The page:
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A conversation with: Dan Sheehan

MU student shares how he masters comedy


Dan Sheehan says Comedy Wars has allowed him to collaborate with some of his closest comedian friends and perform for larger crowds.

February 14, 2013 | 12:00 a.m. CST

Dan Sheehan loves telling jokes about animals, which is fitting as his comedian friend Steve Sheehan (no relation) calls Dan a big teddy bear. The comedian doesn’t delve deep into the realm of the extremely offensive. Instead, he opts for a goofy, absurdist style with jokes drawn from his life. It’s a formula that works as the MU senior has won Déjà Vu’s Last Comic Standing twice, become a regular across Columbia’s stand-up circuit and is a member of the university’s improv team, Comedy Wars. He also created the popular @FakeBrotherJed Twitter account to parody the extreme evangelist who preaches on MU’s campus. Sheehan discusses Twitter as a platform and turning comedy into a career.

You described yourself as a quiet person. What difficulties did you have getting comfortable on stage?
Surprisingly, fewer than I thought. That was always my biggest hesitance — that going on stage is kind of counterintuitive to me as a person. Like when I’m around strangers, I’m not loud. I’m not horribly outgoing, but when I got up on stage, it all just felt very natural. I think that’s why I took to it so quickly.

What did your parents think of your comedic aspirations?
I thought (being a comedian) was a more viable career option than anything I’d come across before. I had worked it up in my head to be a much more stressful thing than it had to be because they were very supportive right from the get-go. They were hesitant because they wanted to make sure that I wasn’t chasing something I just wasn’t good at, but they saw a few of my shows and eased up a little bit.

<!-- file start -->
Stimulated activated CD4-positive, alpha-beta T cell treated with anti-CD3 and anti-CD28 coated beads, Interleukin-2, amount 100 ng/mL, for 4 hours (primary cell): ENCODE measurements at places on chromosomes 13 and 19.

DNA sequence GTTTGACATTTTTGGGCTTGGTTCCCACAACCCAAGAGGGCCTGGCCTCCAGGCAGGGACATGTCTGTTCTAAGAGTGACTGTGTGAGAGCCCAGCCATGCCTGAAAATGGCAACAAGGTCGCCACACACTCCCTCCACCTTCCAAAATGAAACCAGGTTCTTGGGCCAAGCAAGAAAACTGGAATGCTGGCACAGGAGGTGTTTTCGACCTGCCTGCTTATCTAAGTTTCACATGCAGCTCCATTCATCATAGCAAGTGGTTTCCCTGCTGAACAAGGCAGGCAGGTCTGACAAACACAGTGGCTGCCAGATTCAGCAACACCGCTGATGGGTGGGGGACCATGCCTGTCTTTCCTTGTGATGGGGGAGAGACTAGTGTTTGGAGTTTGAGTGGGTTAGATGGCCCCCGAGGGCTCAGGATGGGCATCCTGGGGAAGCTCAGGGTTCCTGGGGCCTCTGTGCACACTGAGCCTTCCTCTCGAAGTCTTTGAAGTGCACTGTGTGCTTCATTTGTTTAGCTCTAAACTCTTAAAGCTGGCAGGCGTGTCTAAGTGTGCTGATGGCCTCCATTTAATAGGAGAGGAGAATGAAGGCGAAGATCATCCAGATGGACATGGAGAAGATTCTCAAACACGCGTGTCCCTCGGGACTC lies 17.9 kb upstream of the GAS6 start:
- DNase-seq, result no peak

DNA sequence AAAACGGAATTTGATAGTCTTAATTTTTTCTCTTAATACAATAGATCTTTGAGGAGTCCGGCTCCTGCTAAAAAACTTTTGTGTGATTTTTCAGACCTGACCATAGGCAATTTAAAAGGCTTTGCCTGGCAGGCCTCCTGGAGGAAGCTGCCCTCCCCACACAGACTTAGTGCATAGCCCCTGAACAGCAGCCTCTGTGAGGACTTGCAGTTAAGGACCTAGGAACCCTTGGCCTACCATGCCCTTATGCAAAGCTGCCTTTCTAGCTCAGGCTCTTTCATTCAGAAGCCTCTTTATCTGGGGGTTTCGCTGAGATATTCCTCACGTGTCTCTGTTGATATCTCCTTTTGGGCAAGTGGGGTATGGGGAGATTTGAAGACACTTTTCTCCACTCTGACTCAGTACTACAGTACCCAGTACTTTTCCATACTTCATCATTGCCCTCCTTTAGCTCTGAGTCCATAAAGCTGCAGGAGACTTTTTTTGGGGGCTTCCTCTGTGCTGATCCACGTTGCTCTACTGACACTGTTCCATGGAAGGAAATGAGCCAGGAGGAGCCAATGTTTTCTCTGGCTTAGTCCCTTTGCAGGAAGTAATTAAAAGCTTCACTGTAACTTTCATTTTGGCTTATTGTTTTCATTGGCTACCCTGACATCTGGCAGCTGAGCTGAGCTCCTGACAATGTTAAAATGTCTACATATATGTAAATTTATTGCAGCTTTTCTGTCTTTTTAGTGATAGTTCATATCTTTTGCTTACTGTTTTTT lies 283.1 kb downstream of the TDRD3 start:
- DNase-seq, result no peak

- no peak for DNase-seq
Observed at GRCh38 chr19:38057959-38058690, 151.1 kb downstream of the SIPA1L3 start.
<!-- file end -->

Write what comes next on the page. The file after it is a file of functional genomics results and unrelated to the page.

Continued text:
In what ways have you improved?
Just general structure of material, like how, to write a joke that isn’t just a goofy story you would tell your friends. I think the key is just to know your material and know how to make it feel like entertainment. Having it simultaneously feel like conversation, like a written piece, is what I aim for. You don’t want to make people feel like you’re opening up a dialogue because that’s where you get hecklers, but you also don’t want people to feel ostracized or like they’re on the outside of this story. Comedy is as much about the audience as it is about the performer.

How would you describe yourself as a comedian?
I try to take things in a literal lens. I feel like we spend so much time overanalyzing things that it’s kind of fun to just look at the silly parts of things. I tell one joke about why we give horses shoes, but no other animal has footwear.

Are there any types of jokes that you just won’t touch?
I don’t like to deal with anything that I don’t fully understand. I tend to veer away from politics, religion, things that are really dividing.

A comedy show’s a very communal atmosphere. I think that any topic can be joked about if handled correctly, but there are just certain aspects of culture that I won’t delve into with my current level of skill or life experience even.

Twitter has become a huge platform for comedians. Do you view your tweets like an extension of your performance?
I would say yeah. My Twitter, when I first started it, used to have updates on my personal life and things like that, but it’s been a long time since I’ve used my Twitter for anything relevant to my personal life.

What’s the story behind the @FakeBrotherJed Twitter account?
I was a freshman, and honestly, I never thought it would take off at all. I noticed there was a fake account for Brian Brooks (professor emeritus of the Journalism School), and I was like, “I wonder if anyone’s made one for Brother Jed.” No one had, so I just threw one together and went to bed and woke up the next day with like 400 followers, and it eventually grew to over 2,000.

What are your plans after graduation?
I’m going to try and work colleges a little bit. It’s a scene that I’m obviously familiar with. I think while I’m still young, I can still relate to those crowds. It’s a nice way to make money while getting your name out there. The idea of road tripping around the Midwest in my old car, just doing shows for a long set of time sounds like a lot of fun to me.

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